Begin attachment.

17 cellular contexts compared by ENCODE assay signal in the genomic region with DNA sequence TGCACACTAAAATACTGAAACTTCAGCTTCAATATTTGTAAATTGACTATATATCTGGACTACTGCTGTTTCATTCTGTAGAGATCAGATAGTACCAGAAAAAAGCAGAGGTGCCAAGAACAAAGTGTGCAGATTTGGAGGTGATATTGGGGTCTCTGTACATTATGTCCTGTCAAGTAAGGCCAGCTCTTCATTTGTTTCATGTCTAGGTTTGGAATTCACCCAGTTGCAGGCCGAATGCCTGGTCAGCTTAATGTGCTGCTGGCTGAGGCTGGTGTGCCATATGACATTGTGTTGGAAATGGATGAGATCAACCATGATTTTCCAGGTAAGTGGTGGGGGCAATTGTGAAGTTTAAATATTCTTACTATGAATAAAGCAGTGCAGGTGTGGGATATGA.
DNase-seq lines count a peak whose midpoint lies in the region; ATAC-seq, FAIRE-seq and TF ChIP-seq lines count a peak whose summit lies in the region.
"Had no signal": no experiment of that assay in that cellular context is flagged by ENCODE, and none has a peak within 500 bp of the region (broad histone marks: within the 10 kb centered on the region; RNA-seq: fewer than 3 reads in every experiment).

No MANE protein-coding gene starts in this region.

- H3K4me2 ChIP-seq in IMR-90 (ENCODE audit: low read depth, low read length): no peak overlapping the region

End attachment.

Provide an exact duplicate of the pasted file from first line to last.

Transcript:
17 cellular contexts compared by ENCODE assay signal in the genomic region with DNA sequence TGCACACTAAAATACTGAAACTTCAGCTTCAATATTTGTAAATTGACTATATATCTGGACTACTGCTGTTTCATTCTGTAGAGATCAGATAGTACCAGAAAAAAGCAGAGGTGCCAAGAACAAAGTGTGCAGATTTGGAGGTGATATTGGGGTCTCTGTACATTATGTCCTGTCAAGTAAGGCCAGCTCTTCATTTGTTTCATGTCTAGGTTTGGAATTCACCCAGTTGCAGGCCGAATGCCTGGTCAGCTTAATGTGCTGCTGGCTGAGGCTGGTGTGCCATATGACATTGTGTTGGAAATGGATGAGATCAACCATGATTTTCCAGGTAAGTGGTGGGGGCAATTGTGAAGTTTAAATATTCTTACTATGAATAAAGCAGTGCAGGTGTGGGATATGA.
DNase-seq lines count a peak whose midpoint lies in the region; ATAC-seq, FAIRE-seq and TF ChIP-seq lines count a peak whose summit lies in the region.
"Had no signal": no experiment of that assay in that cellular context is flagged by ENCODE, and none has a peak within 500 bp of the region (broad histone marks: within the 10 kb centered on the region; RNA-seq: fewer than 3 reads in every experiment).

No MANE protein-coding gene starts in this region.

- H3K4me2 ChIP-seq in IMR-90 (ENCODE audit: low read depth, low read length): no peak overlapping the region